A government MP in lockdown has called for a frank discussion on the "enormous" impact of hardline responses to COVID-19.
Regional Victoria was not exempt from an indefinite extension to the state's lockdown on Tuesday, after Mildura recorded its first coronavirus case in 15 months over the weekend.
Nationals MP Anne Webster said the town had "always [been] put under lockdown when Melbourne sneezed" at "enormous" cost to business and mental health.
"We've got no community spread but every business is closed, pretty well," she said.
"People are contacting me in a desperate state, not knowing how they are going to get out of lockdown five."
Dr Webster argued a politically advantageous "obsession" with risk mitigation had drowned out an important discussion on government power.
"I'm not talking about having a revolt ... But I think that, particularly at a government level, we need to have a pretty good look at what is driving some of these decisions," she said.
Residents across Mildura flocked to pop-up testing sites after the case was confirmed.
But mayor Jason Modica said the "intensity" of the community's reaction petered off once it became clear the Delta strain had not taken a hold.
"It is a very difficult circumstance but ... we think the hard work may pay off," he said.
He said the situation had been a "moving feast" throughout the pandemic, and "a better central set of rules" would have given more clarity.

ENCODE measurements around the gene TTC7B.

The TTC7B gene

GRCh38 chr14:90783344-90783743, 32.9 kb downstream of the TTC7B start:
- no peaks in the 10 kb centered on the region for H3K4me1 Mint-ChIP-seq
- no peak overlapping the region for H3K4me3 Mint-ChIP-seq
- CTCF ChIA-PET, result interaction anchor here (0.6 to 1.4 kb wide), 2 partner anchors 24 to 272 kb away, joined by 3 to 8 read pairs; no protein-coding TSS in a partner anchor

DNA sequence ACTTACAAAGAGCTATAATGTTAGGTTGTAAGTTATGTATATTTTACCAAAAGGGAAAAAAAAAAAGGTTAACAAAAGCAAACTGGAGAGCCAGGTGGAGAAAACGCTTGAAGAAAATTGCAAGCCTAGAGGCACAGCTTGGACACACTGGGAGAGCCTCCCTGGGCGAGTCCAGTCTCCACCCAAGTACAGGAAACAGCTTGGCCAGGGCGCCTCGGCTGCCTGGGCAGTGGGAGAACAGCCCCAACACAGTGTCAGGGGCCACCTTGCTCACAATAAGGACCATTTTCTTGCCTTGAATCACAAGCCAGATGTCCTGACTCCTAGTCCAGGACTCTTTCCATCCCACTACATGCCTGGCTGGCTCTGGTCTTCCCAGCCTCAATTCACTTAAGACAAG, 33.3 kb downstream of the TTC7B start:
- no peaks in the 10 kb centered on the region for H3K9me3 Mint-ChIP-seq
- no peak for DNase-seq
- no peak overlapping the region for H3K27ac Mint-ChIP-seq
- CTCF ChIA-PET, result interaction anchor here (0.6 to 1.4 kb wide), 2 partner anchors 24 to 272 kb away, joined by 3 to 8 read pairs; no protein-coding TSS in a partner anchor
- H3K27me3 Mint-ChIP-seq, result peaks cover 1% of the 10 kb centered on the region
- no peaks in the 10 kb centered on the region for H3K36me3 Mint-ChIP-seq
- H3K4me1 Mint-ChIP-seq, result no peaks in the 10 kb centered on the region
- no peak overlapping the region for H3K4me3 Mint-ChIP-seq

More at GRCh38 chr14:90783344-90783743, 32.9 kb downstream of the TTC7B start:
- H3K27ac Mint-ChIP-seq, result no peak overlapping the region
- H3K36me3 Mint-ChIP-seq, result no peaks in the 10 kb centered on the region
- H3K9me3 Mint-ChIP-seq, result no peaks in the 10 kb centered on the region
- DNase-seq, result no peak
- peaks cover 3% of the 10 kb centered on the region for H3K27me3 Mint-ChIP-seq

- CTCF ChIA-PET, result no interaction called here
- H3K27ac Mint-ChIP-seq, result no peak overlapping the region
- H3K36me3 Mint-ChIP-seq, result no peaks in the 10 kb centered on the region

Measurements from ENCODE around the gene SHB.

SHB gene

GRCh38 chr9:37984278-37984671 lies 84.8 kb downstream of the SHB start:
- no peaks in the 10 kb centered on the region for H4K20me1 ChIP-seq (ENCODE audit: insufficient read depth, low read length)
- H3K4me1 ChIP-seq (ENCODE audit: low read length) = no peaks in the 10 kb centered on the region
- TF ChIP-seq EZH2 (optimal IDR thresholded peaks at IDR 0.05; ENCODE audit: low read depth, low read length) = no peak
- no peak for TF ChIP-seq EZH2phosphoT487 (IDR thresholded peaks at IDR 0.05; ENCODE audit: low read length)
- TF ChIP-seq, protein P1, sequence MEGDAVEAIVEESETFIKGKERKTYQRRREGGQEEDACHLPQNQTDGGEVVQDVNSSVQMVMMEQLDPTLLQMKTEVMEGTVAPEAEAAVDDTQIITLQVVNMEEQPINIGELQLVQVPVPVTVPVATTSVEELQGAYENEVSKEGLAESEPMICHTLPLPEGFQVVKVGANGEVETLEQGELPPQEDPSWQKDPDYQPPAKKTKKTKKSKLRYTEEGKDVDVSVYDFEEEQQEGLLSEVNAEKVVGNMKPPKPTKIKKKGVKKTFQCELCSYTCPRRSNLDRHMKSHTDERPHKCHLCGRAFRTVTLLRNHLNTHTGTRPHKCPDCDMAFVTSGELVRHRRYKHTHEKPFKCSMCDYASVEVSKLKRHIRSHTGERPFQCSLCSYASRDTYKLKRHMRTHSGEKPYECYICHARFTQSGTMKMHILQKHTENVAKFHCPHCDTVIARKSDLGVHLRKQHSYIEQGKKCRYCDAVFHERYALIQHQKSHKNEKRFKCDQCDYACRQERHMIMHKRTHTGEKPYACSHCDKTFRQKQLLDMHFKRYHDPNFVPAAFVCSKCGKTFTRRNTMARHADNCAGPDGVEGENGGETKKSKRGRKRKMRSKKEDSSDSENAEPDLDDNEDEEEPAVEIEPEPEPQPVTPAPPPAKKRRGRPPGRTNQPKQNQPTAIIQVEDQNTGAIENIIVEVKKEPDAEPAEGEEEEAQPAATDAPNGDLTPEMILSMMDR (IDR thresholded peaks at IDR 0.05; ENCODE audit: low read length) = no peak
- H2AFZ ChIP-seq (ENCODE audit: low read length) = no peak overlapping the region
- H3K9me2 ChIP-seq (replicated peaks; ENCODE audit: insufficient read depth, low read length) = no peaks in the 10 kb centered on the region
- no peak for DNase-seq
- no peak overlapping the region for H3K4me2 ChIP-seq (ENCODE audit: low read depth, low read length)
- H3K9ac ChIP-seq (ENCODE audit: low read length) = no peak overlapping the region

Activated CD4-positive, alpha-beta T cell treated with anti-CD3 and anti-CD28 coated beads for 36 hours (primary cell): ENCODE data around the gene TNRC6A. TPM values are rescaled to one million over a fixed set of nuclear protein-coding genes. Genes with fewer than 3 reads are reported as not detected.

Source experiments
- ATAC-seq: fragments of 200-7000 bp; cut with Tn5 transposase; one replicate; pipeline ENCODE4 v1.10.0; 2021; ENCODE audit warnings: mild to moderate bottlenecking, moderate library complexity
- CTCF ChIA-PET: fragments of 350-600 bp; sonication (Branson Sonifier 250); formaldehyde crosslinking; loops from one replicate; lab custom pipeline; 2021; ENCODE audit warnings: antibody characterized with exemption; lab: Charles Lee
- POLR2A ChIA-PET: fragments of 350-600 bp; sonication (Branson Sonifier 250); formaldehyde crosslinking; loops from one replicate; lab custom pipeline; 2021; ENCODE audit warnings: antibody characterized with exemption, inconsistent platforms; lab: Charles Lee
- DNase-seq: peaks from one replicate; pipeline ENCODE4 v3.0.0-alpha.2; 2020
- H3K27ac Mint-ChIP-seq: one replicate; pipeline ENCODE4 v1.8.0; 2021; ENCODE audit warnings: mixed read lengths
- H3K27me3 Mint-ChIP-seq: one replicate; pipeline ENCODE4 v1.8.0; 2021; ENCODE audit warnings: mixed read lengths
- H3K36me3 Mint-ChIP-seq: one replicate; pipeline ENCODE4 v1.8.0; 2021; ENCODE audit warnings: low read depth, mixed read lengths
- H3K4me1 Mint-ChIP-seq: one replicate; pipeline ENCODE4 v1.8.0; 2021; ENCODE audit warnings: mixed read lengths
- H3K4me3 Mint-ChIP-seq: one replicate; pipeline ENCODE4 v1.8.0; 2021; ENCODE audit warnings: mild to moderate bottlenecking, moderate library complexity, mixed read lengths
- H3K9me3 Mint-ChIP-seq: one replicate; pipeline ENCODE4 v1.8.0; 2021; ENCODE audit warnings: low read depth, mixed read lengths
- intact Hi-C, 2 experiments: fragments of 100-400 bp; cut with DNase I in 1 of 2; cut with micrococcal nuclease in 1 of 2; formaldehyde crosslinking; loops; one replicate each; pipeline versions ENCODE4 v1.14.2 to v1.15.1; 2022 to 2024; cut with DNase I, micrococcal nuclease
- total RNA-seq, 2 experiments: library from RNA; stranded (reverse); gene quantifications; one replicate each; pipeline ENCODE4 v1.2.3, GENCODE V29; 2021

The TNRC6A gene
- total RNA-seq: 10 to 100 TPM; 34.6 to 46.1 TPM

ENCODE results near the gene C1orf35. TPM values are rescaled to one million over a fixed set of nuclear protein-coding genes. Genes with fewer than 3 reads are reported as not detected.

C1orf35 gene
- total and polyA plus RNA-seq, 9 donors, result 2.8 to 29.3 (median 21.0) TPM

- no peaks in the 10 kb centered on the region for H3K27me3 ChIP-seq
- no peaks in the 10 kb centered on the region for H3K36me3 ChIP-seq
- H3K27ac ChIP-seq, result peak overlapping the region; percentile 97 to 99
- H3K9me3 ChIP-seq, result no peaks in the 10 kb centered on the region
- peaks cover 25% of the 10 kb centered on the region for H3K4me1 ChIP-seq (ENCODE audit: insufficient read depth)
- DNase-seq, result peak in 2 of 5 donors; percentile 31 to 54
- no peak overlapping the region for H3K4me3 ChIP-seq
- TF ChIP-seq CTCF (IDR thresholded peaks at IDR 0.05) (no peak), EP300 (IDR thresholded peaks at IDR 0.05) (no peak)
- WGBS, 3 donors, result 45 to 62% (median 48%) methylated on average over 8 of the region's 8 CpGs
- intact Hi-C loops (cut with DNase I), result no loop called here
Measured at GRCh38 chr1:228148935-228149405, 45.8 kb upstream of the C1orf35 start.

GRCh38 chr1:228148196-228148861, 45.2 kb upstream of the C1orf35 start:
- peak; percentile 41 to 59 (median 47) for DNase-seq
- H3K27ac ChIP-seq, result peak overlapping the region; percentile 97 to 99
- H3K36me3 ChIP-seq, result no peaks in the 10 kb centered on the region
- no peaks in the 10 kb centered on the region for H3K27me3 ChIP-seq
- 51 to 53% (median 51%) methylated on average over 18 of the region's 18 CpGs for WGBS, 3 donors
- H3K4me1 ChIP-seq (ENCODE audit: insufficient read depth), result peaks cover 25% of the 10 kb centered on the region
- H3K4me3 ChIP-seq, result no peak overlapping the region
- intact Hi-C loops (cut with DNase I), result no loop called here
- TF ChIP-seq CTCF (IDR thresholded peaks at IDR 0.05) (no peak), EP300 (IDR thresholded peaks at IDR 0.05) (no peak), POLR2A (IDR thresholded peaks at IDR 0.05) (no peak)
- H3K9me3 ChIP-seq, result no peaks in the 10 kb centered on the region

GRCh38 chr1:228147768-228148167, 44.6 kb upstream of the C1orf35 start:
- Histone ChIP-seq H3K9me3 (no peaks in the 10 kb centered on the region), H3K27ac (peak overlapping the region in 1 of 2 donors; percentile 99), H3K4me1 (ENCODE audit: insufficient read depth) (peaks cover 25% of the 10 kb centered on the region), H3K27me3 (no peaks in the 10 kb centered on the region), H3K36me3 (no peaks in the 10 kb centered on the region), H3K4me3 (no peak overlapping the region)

"[But] whether it is a lack of leadership from the federal government, or overzealous leadership from the states, I think is irrelevant," he said.
It comes after revelations Australia's largest agricultural field day AgQuip, initially slated for Gunnedah in August, has been postponed until November.
Eden-Monaro MP Kristy McBain said her region had also been hit hard by the Sydney lockdown and Victoria's subsequent border closure.
"You're never going to get back the July school holidays, which obviously has a significant impact on a number of businesses," she said.
Businesses which can demonstrate a 30 per cent decline in turnover are eligible for support payments from the NSW government.
But Ms McBain said the 2019-20 bushfires had already decimated business turnover across Eden-Monaro, with many unable to meet that threshold.
"We're going to see businesses that have got this impact from Sydney and Melbourne lockdowns, who won't be eligible for any government stimulus," she said.
"The lack of certainty, clarity and, by definition, a lack of leadership coming out of the federal government has really hurt local businesses."
Ms McBain said low case numbers across the regions throughout the pandemic ensured a high compliance with health orders.
"They don't want to be the person that shuts down their community," she said.
But a COVID-19 case detected in Goulburn this month had "sent a scare" through the region, she said.
Goulburn mayor Bob Kirk warned reduced travel from Sydney during the lockdown had forced cafes to operate at reduced hours.
"We're a drive two hours out of Sydney, when it's usually the time people will pull up for petrol, pie, or a piddle," he said.
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